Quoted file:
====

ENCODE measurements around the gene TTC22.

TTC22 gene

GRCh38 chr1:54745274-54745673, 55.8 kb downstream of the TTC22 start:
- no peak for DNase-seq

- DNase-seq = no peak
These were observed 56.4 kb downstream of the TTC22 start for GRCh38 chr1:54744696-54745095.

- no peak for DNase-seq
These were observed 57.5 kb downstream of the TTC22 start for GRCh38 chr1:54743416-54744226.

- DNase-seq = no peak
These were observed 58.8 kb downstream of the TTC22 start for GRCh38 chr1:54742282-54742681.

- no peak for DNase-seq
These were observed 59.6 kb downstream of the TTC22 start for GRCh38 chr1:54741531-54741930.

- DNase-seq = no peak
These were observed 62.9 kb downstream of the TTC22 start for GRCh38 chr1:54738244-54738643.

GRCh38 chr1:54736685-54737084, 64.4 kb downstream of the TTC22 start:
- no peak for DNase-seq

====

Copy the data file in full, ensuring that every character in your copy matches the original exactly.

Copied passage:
ENCODE measurements around the gene TTC22.

TTC22 gene

GRCh38 chr1:54745274-54745673, 55.8 kb downstream of the TTC22 start:
- no peak for DNase-seq

- DNase-seq = no peak
These were observed 56.4 kb downstream of the TTC22 start for GRCh38 chr1:54744696-54745095.

- no peak for DNase-seq
These were observed 57.5 kb downstream of the TTC22 start for GRCh38 chr1:54743416-54744226.

- DNase-seq = no peak
These were observed 58.8 kb downstream of the TTC22 start for GRCh38 chr1:54742282-54742681.

- no peak for DNase-seq
These were observed 59.6 kb downstream of the TTC22 start for GRCh38 chr1:54741531-54741930.

- DNase-seq = no peak
These were observed 62.9 kb downstream of the TTC22 start for GRCh38 chr1:54738244-54738643.

GRCh38 chr1:54736685-54737084, 64.4 kb downstream of the TTC22 start:
- no peak for DNase-seq